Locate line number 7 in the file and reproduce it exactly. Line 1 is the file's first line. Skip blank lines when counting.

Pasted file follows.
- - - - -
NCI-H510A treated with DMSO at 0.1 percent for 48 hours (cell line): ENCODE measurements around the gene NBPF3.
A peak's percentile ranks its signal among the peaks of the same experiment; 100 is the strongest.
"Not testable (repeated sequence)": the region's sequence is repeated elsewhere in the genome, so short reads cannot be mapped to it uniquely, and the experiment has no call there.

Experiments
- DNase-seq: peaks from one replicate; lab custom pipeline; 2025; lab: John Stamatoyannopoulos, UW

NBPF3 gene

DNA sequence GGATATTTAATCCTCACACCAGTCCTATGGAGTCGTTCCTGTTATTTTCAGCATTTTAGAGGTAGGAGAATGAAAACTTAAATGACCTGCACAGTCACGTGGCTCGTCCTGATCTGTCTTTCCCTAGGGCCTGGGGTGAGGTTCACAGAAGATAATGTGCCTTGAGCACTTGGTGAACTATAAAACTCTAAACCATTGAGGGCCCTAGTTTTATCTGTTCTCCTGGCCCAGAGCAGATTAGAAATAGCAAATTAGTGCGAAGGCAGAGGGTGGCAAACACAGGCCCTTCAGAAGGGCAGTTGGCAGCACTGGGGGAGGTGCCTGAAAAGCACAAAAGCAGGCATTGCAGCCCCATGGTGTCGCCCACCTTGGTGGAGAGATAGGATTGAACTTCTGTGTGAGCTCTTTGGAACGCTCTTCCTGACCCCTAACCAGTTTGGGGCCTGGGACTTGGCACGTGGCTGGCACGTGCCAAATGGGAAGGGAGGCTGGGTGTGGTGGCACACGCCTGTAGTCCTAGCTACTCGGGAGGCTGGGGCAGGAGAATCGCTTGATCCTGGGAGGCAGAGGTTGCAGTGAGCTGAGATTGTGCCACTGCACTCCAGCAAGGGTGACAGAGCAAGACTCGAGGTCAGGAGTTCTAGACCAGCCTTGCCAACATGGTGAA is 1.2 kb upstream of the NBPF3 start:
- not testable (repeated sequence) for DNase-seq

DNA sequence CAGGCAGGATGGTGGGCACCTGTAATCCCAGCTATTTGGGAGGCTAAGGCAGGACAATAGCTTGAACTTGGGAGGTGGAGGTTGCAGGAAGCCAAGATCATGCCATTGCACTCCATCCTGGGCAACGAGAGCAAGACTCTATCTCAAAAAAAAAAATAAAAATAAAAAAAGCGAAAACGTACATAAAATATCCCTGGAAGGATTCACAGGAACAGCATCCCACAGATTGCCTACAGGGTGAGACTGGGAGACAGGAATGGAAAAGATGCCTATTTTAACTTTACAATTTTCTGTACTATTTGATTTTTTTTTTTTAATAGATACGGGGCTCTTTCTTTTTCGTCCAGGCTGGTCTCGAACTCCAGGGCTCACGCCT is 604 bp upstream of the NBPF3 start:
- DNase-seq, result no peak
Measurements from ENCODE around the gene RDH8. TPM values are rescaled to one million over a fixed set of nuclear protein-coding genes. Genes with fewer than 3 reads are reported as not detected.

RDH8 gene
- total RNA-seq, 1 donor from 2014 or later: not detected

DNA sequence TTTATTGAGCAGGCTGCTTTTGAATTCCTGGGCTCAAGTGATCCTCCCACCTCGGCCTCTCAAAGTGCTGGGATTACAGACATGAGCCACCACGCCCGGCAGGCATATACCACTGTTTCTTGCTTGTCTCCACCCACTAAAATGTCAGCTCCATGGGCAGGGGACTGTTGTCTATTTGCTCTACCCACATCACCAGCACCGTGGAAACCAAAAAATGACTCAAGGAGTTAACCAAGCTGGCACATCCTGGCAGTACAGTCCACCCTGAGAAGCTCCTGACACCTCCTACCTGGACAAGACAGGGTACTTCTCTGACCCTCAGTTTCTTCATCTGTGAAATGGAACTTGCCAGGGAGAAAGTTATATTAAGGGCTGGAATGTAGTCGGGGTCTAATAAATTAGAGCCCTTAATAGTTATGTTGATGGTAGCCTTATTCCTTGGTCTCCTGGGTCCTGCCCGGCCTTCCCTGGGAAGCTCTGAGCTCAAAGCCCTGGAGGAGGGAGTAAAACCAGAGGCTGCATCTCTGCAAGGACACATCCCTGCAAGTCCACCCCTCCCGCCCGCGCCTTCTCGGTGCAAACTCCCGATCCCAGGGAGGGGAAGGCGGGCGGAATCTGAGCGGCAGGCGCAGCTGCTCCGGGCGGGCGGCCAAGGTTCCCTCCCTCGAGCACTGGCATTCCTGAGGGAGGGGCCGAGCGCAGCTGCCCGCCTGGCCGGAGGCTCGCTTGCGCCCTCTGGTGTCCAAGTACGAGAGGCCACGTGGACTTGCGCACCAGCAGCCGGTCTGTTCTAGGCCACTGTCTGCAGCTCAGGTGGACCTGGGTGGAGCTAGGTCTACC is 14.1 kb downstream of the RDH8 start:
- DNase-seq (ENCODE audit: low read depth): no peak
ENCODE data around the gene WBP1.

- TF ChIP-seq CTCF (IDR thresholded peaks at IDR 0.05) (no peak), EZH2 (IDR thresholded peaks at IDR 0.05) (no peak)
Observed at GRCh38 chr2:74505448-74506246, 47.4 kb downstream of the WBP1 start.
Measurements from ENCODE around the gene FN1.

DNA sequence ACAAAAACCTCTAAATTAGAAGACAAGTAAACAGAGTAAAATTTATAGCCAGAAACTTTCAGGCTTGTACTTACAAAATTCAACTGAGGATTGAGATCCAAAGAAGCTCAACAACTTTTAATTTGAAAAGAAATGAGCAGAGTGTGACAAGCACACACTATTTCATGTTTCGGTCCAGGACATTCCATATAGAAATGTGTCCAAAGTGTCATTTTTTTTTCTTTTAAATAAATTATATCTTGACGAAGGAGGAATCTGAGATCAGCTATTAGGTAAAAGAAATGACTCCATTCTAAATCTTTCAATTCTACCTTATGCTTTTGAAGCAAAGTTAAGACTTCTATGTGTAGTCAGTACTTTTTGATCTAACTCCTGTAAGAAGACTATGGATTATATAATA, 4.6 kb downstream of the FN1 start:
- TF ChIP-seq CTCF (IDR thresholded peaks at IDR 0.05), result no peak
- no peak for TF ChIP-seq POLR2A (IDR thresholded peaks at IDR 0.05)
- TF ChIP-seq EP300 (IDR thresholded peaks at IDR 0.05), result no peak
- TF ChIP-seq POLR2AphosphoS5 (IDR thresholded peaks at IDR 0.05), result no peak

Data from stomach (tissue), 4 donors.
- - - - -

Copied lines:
DNA sequence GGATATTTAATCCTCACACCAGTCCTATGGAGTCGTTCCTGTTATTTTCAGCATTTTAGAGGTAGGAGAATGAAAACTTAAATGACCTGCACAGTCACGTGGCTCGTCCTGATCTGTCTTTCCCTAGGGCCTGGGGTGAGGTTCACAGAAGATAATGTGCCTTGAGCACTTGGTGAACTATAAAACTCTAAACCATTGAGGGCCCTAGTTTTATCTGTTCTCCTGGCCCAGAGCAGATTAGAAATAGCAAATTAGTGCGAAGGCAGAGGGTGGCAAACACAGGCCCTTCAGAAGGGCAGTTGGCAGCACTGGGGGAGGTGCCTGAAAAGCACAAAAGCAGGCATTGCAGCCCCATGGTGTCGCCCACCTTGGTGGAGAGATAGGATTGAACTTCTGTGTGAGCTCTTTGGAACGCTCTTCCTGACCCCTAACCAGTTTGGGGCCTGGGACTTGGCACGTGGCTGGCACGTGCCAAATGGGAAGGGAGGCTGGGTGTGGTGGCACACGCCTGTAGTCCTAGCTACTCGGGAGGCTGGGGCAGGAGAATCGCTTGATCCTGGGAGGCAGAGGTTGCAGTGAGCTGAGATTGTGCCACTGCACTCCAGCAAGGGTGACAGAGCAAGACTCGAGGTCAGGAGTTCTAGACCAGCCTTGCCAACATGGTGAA is 1.2 kb upstream of the NBPF3 start: